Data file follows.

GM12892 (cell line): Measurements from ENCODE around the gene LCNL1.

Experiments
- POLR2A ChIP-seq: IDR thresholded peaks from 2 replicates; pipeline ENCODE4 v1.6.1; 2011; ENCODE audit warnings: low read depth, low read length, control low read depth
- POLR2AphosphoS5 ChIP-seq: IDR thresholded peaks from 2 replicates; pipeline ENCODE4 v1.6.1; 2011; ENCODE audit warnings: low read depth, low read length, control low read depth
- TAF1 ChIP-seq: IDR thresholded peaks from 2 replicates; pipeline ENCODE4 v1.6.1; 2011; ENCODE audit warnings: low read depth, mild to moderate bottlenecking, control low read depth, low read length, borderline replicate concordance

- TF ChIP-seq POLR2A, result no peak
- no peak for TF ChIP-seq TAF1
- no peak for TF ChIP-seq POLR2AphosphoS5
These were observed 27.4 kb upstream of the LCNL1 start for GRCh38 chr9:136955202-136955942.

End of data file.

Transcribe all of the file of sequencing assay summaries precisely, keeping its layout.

GM12892 (cell line): Measurements from ENCODE around the gene LCNL1.

Experiments
- POLR2A ChIP-seq: IDR thresholded peaks from 2 replicates; pipeline ENCODE4 v1.6.1; 2011; ENCODE audit warnings: low read depth, low read length, control low read depth
- POLR2AphosphoS5 ChIP-seq: IDR thresholded peaks from 2 replicates; pipeline ENCODE4 v1.6.1; 2011; ENCODE audit warnings: low read depth, low read length, control low read depth
- TAF1 ChIP-seq: IDR thresholded peaks from 2 replicates; pipeline ENCODE4 v1.6.1; 2011; ENCODE audit warnings: low read depth, mild to moderate bottlenecking, control low read depth, low read length, borderline replicate concordance

- TF ChIP-seq POLR2A, result no peak
- no peak for TF ChIP-seq TAF1
- no peak for TF ChIP-seq POLR2AphosphoS5
These were observed 27.4 kb upstream of the LCNL1 start for GRCh38 chr9:136955202-136955942.